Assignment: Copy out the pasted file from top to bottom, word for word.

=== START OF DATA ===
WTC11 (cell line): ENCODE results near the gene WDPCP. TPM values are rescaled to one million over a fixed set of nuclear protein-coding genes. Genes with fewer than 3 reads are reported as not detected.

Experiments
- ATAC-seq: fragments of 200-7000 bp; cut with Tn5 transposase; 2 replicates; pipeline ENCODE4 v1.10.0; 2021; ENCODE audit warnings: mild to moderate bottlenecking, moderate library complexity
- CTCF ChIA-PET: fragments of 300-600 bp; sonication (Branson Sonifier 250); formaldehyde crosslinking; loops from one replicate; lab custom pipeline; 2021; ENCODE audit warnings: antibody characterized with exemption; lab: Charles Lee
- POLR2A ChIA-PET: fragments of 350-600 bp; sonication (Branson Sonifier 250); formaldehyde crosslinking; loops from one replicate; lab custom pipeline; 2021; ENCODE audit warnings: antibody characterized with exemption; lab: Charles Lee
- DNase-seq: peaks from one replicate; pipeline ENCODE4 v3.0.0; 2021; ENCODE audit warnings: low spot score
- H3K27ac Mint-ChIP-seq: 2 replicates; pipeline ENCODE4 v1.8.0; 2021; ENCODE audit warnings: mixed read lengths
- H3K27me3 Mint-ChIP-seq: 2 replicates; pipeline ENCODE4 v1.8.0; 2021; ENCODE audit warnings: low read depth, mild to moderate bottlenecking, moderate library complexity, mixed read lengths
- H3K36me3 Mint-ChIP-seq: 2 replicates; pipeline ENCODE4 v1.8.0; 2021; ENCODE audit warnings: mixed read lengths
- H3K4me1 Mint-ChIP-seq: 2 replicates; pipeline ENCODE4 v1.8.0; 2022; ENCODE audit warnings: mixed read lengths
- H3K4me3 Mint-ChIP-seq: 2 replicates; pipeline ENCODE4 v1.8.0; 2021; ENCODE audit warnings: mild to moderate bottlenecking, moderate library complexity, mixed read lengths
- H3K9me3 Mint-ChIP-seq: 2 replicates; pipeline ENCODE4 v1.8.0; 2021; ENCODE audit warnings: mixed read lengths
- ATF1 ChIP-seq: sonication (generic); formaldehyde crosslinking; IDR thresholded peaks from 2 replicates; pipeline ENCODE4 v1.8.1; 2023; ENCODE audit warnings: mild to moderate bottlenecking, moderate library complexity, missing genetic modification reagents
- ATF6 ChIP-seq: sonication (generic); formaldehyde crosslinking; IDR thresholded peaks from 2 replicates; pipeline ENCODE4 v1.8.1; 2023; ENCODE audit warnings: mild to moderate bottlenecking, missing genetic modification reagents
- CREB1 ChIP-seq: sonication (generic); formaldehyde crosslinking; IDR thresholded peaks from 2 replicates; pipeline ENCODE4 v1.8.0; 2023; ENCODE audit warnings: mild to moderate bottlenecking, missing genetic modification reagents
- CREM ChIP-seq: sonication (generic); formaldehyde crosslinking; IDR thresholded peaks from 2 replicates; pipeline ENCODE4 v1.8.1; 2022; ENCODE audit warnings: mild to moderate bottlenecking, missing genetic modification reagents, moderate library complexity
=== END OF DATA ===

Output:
WTC11 (cell line): ENCODE results near the gene WDPCP. TPM values are rescaled to one million over a fixed set of nuclear protein-coding genes. Genes with fewer than 3 reads are reported as not detected.

Experiments
- ATAC-seq: fragments of 200-7000 bp; cut with Tn5 transposase; 2 replicates; pipeline ENCODE4 v1.10.0; 2021; ENCODE audit warnings: mild to moderate bottlenecking, moderate library complexity
- CTCF ChIA-PET: fragments of 300-600 bp; sonication (Branson Sonifier 250); formaldehyde crosslinking; loops from one replicate; lab custom pipeline; 2021; ENCODE audit warnings: antibody characterized with exemption; lab: Charles Lee
- POLR2A ChIA-PET: fragments of 350-600 bp; sonication (Branson Sonifier 250); formaldehyde crosslinking; loops from one replicate; lab custom pipeline; 2021; ENCODE audit warnings: antibody characterized with exemption; lab: Charles Lee
- DNase-seq: peaks from one replicate; pipeline ENCODE4 v3.0.0; 2021; ENCODE audit warnings: low spot score
- H3K27ac Mint-ChIP-seq: 2 replicates; pipeline ENCODE4 v1.8.0; 2021; ENCODE audit warnings: mixed read lengths
- H3K27me3 Mint-ChIP-seq: 2 replicates; pipeline ENCODE4 v1.8.0; 2021; ENCODE audit warnings: low read depth, mild to moderate bottlenecking, moderate library complexity, mixed read lengths
- H3K36me3 Mint-ChIP-seq: 2 replicates; pipeline ENCODE4 v1.8.0; 2021; ENCODE audit warnings: mixed read lengths
- H3K4me1 Mint-ChIP-seq: 2 replicates; pipeline ENCODE4 v1.8.0; 2022; ENCODE audit warnings: mixed read lengths
- H3K4me3 Mint-ChIP-seq: 2 replicates; pipeline ENCODE4 v1.8.0; 2021; ENCODE audit warnings: mild to moderate bottlenecking, moderate library complexity, mixed read lengths
- H3K9me3 Mint-ChIP-seq: 2 replicates; pipeline ENCODE4 v1.8.0; 2021; ENCODE audit warnings: mixed read lengths
- ATF1 ChIP-seq: sonication (generic); formaldehyde crosslinking; IDR thresholded peaks from 2 replicates; pipeline ENCODE4 v1.8.1; 2023; ENCODE audit warnings: mild to moderate bottlenecking, moderate library complexity, missing genetic modification reagents
- ATF6 ChIP-seq: sonication (generic); formaldehyde crosslinking; IDR thresholded peaks from 2 replicates; pipeline ENCODE4 v1.8.1; 2023; ENCODE audit warnings: mild to moderate bottlenecking, missing genetic modification reagents
- CREB1 ChIP-seq: sonication (generic); formaldehyde crosslinking; IDR thresholded peaks from 2 replicates; pipeline ENCODE4 v1.8.0; 2023; ENCODE audit warnings: mild to moderate bottlenecking, missing genetic modification reagents
- CREM ChIP-seq: sonication (generic); formaldehyde crosslinking; IDR thresholded peaks from 2 replicates; pipeline ENCODE4 v1.8.1; 2022; ENCODE audit warnings: mild to moderate bottlenecking, missing genetic modification reagents, moderate library complexity